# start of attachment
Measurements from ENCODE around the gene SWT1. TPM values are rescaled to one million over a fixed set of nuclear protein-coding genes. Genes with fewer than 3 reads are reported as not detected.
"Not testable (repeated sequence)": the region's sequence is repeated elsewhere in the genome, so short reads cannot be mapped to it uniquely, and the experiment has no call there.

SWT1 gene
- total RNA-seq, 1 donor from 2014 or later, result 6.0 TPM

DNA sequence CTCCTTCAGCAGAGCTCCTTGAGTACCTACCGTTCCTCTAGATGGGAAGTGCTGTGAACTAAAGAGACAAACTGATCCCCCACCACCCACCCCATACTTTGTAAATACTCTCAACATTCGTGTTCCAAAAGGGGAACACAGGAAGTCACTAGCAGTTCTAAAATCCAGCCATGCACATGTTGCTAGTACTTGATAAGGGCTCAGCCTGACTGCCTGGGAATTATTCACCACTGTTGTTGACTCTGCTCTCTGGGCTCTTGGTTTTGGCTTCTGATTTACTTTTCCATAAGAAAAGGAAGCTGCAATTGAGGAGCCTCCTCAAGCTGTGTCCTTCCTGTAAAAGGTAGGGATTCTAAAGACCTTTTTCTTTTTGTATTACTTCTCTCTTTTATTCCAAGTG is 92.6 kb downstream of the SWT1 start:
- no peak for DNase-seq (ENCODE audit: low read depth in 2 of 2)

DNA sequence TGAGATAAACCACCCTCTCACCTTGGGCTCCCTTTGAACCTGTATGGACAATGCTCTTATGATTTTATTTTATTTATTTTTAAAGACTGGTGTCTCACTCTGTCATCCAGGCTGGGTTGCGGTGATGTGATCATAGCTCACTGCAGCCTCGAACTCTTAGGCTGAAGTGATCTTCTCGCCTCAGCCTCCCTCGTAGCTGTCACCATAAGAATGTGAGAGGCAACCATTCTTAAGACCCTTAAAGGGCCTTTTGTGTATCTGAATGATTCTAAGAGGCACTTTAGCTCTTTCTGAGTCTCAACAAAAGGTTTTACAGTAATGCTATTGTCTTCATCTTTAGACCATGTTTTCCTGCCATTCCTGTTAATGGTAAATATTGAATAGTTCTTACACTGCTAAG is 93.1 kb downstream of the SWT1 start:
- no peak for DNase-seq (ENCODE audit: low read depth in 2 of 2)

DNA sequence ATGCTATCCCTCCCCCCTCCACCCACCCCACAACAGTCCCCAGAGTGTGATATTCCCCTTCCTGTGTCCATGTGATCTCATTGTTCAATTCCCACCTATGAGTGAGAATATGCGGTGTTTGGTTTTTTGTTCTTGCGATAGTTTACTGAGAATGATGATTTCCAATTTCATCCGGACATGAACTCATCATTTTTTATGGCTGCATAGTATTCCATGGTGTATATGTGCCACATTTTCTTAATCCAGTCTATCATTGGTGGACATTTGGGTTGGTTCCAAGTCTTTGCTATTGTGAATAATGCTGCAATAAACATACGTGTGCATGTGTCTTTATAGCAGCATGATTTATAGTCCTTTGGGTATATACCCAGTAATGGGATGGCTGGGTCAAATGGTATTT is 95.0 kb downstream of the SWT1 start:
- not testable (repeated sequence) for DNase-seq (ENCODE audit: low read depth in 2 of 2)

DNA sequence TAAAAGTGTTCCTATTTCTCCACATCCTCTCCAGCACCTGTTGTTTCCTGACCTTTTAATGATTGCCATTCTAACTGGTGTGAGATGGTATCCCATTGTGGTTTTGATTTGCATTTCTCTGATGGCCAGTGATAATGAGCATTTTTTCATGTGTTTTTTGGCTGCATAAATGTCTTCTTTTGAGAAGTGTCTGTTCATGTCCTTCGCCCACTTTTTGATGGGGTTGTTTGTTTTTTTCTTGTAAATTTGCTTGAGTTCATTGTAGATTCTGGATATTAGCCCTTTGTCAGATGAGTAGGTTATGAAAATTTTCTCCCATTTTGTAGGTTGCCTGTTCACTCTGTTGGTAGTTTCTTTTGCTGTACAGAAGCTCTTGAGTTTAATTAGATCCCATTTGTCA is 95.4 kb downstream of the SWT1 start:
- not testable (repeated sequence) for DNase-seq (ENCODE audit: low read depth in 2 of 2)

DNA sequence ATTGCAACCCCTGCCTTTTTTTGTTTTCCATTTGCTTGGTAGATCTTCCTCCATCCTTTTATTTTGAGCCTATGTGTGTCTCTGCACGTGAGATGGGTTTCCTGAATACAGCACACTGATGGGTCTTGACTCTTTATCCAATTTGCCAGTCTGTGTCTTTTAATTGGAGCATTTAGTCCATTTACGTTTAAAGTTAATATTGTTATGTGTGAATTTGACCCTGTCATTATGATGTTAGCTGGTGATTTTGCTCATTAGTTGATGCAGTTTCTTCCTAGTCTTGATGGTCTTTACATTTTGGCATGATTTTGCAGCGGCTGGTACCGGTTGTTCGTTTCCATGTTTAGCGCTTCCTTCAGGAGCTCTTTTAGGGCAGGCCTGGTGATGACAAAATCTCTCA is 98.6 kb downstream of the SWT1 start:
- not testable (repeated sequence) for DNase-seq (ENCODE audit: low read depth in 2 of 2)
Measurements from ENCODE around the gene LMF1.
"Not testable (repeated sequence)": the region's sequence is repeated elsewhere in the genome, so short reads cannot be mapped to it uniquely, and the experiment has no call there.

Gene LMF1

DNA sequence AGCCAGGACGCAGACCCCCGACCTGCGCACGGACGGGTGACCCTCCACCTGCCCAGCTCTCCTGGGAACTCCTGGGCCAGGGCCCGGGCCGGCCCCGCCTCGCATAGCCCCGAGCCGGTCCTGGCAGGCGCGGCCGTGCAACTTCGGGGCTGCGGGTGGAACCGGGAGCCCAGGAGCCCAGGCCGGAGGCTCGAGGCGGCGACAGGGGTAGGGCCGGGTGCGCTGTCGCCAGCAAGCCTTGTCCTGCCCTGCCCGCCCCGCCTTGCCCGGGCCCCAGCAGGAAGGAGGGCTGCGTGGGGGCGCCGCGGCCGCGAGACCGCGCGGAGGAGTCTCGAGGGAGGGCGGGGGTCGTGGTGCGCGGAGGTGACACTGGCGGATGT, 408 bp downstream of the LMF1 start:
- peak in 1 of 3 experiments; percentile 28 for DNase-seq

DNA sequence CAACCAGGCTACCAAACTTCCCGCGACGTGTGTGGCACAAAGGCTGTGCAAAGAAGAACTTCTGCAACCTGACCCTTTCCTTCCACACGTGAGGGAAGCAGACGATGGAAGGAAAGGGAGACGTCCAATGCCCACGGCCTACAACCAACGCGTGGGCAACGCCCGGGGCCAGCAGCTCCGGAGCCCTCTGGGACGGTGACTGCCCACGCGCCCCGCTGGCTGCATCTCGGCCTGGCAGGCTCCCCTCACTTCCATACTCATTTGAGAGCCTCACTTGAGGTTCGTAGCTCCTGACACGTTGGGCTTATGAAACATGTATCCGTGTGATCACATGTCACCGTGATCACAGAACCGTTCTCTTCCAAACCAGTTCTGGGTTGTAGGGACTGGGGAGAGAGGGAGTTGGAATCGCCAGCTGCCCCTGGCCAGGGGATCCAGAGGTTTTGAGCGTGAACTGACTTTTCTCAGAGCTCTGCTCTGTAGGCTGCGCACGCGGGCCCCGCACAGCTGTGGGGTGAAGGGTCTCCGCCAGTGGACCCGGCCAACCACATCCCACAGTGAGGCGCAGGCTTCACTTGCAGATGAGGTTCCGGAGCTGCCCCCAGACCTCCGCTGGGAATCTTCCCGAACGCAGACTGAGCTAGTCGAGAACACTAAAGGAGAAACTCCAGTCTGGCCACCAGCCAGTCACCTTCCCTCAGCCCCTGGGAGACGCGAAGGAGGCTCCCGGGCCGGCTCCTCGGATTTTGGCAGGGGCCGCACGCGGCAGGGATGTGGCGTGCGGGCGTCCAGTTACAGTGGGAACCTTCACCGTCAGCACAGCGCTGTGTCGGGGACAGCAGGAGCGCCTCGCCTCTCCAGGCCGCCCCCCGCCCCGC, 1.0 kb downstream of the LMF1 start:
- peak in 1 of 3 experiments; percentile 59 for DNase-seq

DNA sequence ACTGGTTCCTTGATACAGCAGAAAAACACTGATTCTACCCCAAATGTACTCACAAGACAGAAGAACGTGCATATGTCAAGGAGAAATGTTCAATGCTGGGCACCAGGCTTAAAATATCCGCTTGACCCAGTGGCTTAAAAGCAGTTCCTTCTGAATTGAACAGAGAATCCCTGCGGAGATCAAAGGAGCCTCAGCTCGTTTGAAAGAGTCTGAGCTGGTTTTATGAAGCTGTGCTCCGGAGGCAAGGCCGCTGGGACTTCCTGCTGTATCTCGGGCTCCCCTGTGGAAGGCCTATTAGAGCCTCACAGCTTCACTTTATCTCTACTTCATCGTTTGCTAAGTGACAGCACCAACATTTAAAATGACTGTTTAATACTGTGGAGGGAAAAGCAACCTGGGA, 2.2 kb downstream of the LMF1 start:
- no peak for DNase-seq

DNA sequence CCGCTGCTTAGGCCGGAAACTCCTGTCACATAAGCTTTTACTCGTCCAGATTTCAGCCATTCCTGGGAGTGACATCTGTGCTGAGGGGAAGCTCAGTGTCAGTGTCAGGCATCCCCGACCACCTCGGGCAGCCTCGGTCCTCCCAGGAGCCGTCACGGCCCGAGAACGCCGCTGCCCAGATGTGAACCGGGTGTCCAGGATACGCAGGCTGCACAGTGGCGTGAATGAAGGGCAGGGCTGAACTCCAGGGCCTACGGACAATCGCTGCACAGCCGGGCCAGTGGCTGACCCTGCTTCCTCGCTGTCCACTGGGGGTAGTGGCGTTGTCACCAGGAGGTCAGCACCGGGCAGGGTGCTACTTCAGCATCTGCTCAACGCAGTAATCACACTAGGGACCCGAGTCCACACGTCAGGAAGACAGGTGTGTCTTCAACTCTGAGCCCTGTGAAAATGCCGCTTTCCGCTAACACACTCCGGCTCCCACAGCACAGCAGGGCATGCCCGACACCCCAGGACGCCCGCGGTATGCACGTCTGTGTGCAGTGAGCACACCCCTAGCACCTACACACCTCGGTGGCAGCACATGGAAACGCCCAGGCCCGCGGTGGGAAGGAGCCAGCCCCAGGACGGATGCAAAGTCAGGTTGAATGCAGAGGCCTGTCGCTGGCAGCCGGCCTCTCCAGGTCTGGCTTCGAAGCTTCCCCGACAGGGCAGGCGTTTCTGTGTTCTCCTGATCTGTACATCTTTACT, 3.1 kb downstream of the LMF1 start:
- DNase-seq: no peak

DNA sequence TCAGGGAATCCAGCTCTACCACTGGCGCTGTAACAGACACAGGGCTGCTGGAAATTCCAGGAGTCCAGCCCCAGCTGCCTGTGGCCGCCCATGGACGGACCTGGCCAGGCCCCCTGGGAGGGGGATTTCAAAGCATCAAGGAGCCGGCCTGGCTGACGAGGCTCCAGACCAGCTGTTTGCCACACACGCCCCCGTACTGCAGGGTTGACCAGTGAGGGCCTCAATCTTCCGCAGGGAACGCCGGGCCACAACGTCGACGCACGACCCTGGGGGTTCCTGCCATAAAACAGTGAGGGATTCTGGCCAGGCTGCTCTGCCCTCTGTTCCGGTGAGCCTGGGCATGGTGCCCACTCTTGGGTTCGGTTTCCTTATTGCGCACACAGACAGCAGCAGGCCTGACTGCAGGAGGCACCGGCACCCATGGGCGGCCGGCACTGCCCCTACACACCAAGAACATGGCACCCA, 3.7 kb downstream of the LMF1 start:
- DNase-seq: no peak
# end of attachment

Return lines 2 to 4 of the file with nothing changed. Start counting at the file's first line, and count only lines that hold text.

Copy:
"Not testable (repeated sequence)": the region's sequence is repeated elsewhere in the genome, so short reads cannot be mapped to it uniquely, and the experiment has no call there.

SWT1 gene
- total RNA-seq, 1 donor from 2014 or later, result 6.0 TPM